K Saraswathi Amma: Ramani (Part 1)

[This is my translation of her famous response to the poet Changampuzha Krishna Pillai’s pastoral elegy Ramanan, which was arguably the most popular book in Malayalam in the 1940s. It told the tale of a poor goatherd, Ramanan, who fell in love with a beautiful aristocratic maiden, Chandrika, who, the poet bewails, betrayed their love by marrying another. Unable to bear the end of their love, the goatherd commits suicide. At its time, this feminist reading of Ramanan was not treated with the seriousness that it deserved but as a typically eccentric outpouring of a strange woman.]

“Throw away that book, Santhi,” Sushama came up to me after lunch, ending the silence under the causarina trees in the Women’s College campus. She snatched Ramanan, which I was holding in my hand, and threw it down with vehemence. “There’s nothing in it to pore over so avidly!”

“I’ll decide that?” I pulled the edge of her saree down and made her sit beside me. “But don’t vent your anger on the book. It’s a crime to damage library books like this.”

Her reply was in a piece of song:

Readily will I take all blame

But may you not misdeem;

Nothing abides over thee

In this life, this world of mine.

“The last declaration is a lie.”

“Yes,” she hugged me tight and said. “But I have never loved a girl-friend so much.”

I replied in a derisive tone.

“My Queen, I am glad to have received thy priceless love!”

Sushama reddened: “Santhi, how many times have I told you not to call me ‘Queen’! Poor kids! What do they know! What is the fate of the moth that leaps into the flame mislead by its outer allure? I know that my association does no one any good.”

“But then why did you make me your friend!!”

“Oh, that’s because I think that your nature is not swayed by external influences. I was taken by your naturally happy disposition! Somehow, I also felt that we were sincere friends for long, by some tie of a former birth. And besides, I really like the name Santhi.”

“But why do you preen so much, Sush?”

“Look, too much of coddling is bound to spoil anyone! Do you know what all my tears can achieve? I can do all sorts of wrong, I will not be blamed. Ah, leave it, Santhi,” she picked up Ramanan, which had fallen some distance away : “What is your opinion of Chandrika, in this work?”

“What a question!” My deep antipathy towards Chandrika instantly boiled in my blood. “What is there in favour of her? That vessel of gold a-brim with venom who betrayed the Lover who was entranced by the intoxication of Love, who was overflowing with blissful song — for cheap, ephemeral pleasures of the world… It was not Chandrika – moonlight – at all but an ill-omened comet from which the venom spilled all around… When that smouldering piece of firewood covered with silk, that flame which let out poisonous fumes, fell on that gentle cowherd boy and seared his tender body–“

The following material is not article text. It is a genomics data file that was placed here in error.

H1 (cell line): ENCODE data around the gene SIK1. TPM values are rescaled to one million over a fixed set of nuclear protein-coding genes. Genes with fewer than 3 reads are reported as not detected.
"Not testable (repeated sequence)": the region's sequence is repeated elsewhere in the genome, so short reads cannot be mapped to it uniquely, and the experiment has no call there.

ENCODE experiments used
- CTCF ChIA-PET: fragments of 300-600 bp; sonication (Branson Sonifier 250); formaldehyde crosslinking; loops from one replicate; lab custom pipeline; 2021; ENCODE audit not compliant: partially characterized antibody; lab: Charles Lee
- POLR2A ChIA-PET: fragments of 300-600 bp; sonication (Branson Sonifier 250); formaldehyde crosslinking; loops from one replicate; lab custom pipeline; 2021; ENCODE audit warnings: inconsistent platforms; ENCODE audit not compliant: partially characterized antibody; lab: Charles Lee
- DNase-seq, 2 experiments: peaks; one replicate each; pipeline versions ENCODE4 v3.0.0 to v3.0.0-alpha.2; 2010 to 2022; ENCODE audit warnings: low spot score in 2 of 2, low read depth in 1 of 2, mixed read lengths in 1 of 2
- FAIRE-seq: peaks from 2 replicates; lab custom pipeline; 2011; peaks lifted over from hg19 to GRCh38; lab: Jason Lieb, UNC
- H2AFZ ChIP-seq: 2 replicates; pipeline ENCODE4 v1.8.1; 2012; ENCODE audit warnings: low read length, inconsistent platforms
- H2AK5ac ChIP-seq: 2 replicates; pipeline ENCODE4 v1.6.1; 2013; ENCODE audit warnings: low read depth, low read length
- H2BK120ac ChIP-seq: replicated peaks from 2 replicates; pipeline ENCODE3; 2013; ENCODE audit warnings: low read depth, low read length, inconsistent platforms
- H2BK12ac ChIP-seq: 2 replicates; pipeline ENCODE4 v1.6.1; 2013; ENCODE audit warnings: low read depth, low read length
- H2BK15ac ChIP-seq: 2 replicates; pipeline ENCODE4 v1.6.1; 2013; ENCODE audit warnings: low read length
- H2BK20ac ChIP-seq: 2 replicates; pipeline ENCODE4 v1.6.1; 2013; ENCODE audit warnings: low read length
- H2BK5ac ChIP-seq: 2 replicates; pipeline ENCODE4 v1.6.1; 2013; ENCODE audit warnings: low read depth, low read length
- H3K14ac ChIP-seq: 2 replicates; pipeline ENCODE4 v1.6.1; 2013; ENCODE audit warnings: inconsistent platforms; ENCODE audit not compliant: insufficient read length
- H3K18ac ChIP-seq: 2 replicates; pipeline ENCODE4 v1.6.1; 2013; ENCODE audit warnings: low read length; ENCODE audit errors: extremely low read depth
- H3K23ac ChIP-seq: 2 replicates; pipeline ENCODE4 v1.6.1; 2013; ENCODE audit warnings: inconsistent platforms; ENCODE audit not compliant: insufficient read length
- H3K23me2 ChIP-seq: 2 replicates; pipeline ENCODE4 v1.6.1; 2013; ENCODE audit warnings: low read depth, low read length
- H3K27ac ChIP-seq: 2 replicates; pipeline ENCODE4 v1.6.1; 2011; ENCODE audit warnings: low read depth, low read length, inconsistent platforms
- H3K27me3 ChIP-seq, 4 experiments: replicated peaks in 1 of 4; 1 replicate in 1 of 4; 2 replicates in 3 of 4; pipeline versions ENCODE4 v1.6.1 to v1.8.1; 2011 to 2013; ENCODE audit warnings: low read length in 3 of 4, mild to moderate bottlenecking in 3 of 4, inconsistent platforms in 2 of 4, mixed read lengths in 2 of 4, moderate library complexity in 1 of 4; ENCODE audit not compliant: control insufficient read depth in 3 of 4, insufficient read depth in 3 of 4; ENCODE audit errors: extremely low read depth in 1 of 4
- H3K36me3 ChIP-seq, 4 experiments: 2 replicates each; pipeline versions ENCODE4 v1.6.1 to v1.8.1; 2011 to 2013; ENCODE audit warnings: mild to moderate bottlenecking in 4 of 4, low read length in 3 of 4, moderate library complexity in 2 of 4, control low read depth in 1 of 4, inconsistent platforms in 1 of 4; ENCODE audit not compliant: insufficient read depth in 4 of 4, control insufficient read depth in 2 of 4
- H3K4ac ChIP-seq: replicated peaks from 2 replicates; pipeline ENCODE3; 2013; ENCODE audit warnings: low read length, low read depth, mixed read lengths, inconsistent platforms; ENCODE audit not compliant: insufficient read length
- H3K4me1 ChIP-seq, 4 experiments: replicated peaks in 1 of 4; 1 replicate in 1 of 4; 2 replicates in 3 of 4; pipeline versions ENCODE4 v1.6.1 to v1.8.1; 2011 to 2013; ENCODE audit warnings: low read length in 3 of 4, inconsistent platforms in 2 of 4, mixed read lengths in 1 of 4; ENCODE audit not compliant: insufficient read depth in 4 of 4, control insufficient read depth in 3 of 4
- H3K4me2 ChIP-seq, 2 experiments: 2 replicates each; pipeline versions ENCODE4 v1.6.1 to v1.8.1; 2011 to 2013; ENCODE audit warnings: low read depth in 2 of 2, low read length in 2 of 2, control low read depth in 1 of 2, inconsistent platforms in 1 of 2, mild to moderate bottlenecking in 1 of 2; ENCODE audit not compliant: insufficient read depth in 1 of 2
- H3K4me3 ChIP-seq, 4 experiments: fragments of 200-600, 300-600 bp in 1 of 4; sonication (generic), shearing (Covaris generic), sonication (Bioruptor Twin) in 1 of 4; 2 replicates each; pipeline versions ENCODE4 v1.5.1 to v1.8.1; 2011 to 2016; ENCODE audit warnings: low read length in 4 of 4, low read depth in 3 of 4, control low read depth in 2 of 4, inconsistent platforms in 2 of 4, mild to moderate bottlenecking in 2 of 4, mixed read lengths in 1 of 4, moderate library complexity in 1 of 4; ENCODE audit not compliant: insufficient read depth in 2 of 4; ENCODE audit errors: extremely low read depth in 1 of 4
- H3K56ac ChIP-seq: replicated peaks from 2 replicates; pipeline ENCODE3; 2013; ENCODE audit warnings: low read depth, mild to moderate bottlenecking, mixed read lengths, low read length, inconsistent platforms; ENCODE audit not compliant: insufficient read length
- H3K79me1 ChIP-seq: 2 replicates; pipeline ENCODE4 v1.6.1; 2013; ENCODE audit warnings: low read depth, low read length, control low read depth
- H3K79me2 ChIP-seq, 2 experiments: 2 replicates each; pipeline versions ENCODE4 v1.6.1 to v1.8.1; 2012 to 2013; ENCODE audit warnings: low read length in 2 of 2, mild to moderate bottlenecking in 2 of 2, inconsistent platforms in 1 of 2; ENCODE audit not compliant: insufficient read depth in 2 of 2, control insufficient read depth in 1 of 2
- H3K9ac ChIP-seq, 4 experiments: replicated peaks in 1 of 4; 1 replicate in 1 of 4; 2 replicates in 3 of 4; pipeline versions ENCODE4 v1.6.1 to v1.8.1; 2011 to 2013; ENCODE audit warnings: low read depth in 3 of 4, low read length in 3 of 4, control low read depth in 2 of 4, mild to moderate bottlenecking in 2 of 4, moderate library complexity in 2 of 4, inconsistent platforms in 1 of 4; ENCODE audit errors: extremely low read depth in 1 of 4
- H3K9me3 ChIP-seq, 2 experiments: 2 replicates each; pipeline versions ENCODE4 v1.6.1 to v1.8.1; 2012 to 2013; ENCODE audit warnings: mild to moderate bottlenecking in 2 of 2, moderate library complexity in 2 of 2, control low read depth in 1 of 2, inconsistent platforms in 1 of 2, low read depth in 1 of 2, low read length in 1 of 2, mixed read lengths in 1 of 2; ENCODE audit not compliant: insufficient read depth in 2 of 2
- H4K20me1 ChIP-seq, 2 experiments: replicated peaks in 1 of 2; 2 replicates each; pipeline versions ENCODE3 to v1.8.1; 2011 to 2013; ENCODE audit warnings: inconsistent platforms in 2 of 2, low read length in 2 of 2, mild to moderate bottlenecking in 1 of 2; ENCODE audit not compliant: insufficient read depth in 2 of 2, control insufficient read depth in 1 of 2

“Calm down, tell me calmly,” Sushama said, covering my mouth with her rosy palm. “Speak without anger. Do you love Ramanan so? Great! If only he knew that the vine of his heart which had dried up from the disappointment over his first love had a chance to sprout again touched by the flow of love from such a lover of literature, he would not have killed himself. ” She took her hand away and continued, “But Santhi, should not such a harsh judgement be passed only after considering the circumstances under which such a cruel betrayal happened, especially by Chandrika who belongs to the race of women who Man had honoured with such epithets as abala [weak], chapala [flighty] and so on?”

“But why didn’t she think of all that in the first place? Did she not boast that even if the lamp of the sun dies in the sky, the lamp of her love shall not end? That she was willing to beg with a leaf-bowl for the sake of that sacred love? Did she not proclaim her willingness to sacrifice thus? How sorry! My regret is that she has heaped up such endless infamy and insult on all women!”

“Oho!” Sushama seemed all game to make fun of me. “So the fear is that no one may turn up to claim My Santhi’s love, right? Hey, don’t fear that. These are folk whose precept is, “do not count the teeth of the cow given free”. In the end when losses and gains are counted, all the losses are hers and the gains, his. She has become impure; her chastity is destroyed. She is the target of ridicule and insult, her heart is sore. Man is of course free in all ways? All joys that are available to the experiences are his; all of it is his gain. The curses of parents, the contempt of the world, their derision, hatred, slander, crime, the bad name suffered — and worse, sometimes, divine punishment in the form of an infant — all these are hers.”

The breeze ruffled the pages of Ramanan, still lying on the ground, and swept towards the college building. Sushama tied up the ends of the strands of her thought which had floundered somewhat. “Chandrika should not be condemned and cursed, she should be honoured and congratulated. A woman had at least wreaked this limited vengeance against the terrible betrayals that Man has been perpetrating against women over ages and ages. At an individual level, Chandrika erred. But Man’s work of despoiling is always deliberate. Chandrika’s act, however, had no other options. But the fact that a trivial woman was able to not just steep a man in unending dejection, but could actually destroy him, is a great victory for women in general.”